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Heroin Abuse

Heroin Abuse
Heroin is one of the most addictive drugs in the United States. It causes uncomfortable withdrawal symptoms that often lead to relapse and overdose. Unfortunately, the use of heroin has been on the rise in Georgia, especially around the metro Atlanta area in what is known as the Heroin Triangle.

Heroin Abuse in Georgia

Because heroin is processed from morphine, it activates opioid receptors within the brain. When this happens, users feel intense surges of euphoria and relief from all pain due to increased dopamine. As time goes on, tolerance will increase and the body needs more and more heroin to reach those same effects and keep withdrawal symptoms at bay.

Heroin use has increased significantly in the Atlanta area, especially amongst people ages 18-25.

  • In 2018, over 60% of overdoses were caused by opioids.
  • There were 300 deaths due to heroin overdose.
  • In the Atlanta area, 4.3% of people admitted to treatment centers were heroin abusers.

Stories of Recovery

Though heroin may be an addictive drug that is difficult to overcome alone, there are many success stories from people who found treatment.

Physical Signs of Use

The physical effects of heroin are often more noticeable than other drugs. It takes a toll on the body, especially for users that inject heroin. Most of these will happen after continued use, however, sharing needles can increase the risk of infection and skin problems.

  • Track Marks
  • Collapsed Veins
  • Skin Infections

Other signs of use will include:

  • Lethargic
  • Pinpoint Pupils
  • Itching
  • Nausea or Vomiting
  • Drug Paraphernalia

Symptoms of Heroin Abuse

Heroin abuse changes a lot about a person’s life. Not only does their physical appearance change, but oftentimes their entire existence revolves around the drug.

  • People who abuse heroin will end up neglecting responsibilities in the home or other areas of life such as work.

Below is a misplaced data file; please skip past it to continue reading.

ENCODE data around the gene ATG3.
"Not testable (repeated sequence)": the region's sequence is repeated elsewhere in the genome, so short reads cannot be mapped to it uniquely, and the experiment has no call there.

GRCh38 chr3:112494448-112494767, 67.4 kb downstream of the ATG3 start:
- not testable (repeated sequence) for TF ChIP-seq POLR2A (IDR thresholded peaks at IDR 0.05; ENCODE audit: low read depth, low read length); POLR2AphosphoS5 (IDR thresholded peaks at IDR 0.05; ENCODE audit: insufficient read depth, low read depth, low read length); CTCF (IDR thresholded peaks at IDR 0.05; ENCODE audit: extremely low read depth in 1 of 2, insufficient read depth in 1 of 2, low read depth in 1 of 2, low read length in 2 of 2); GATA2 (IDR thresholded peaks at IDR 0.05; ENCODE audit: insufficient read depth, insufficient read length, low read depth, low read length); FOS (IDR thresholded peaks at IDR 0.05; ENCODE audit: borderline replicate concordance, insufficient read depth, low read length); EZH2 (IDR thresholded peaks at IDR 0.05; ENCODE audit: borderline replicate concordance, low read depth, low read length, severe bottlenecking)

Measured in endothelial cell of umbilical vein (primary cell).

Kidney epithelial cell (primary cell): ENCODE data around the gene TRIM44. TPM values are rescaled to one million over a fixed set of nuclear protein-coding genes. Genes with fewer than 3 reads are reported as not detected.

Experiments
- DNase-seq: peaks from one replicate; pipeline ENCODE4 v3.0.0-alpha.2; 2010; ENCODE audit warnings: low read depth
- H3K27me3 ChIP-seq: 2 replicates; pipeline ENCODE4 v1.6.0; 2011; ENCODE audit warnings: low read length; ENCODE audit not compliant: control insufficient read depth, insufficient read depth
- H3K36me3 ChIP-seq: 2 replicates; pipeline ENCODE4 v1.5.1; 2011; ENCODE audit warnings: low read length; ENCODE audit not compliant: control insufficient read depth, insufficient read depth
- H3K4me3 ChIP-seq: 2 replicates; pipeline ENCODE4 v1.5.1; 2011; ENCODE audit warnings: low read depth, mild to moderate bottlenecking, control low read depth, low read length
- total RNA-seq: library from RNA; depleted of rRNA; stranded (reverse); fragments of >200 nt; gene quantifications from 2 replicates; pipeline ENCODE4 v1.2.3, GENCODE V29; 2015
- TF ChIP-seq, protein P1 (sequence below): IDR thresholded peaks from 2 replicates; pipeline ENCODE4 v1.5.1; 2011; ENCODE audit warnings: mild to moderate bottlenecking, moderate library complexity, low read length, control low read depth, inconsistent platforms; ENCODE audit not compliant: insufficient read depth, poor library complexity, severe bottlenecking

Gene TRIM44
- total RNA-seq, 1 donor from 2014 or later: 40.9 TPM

• Personal hygiene often declines.
  • Academic and work performance may decline.
  • The person may experience sudden financial problems and need to borrow or steal money.
  • They may begin to lie or act secretive.
  • Heroin users may wear inappropriate clothing for the weather such as long sleeves in the summer.
  • Users may struggle with severe withdrawal symptoms that lead to relapse and overdose.
Signs of Heroin Use

What is Withdrawal Like?

Depending on how long someone has used heroin and the degree to which it was used, the severity of withdrawal may vary. Symptoms can be broken into mild, moderate, or severe.

Again, the timeline for withdrawal during heroin detox depends on each person and their history of use. The typical length of withdrawal begins anywhere from 6-12 hours after the last dose and can last up to 5-10 days. Residual symptoms may be felt for some time after the detox period.


  • Mild: Nausea, abdominal cramping, chills, muscle aches, and sweating.
  • Moderate: Vomiting, diarrhea, restlessness, tremors, and fatigue.
  • Severe: Anxiety, depression, insomnia, impaired respiration, difficulty feeling pleasure, and cravings for heroin.


Seeking professional help for heroin addiction is critical. Because the drug is so addictive and causes unpleasant withdrawal symptoms, people who try to get sober may relapse. This is dangerous as users often take the same amount of heroin they were using before, even though their bodies can no longer tolerate that amount. Overdose and death are very real possibilities for individuals who relapse.

Individual and Group Therapy

Whether inpatient or outpatient, most treatment programs are going to incorporate one-on-one therapy sessions and group counseling. Individual therapy is going to give clients a chance to work with their assigned therapist. They might take part in designing a treatment program that fits their needs as well as addressing underlying conditions. When working with a therapist, clients can build a relationship with someone they trust and delve deeper into trauma and mental illnesses causing the addiction.

Group therapy is also beneficial for individuals recovering from heroin addiction. Not only can they create meaningful connections with people just like them, but they can work with peers to develop healthier habits and coping mechanisms.

Group Therapy


Withdrawal and cravings are going to be the most difficult part of heroin addiction treatment. One of the ways these symptoms can be managed is through medication.

  • Buprenorphine: This medication can prevent someone from experiencing withdrawal as it attaches to opioid receptors within the brain and activates them.
  • Naltrexone: Minimizes cravings and can prevent someone from feeling pleasurable effects of heroin.
  • Suboxone: Combination of naltrexone and buprenorphine. Can minimize discomfort of withdrawal and block pleasure felt from heroin.

Georgia Heroin Resources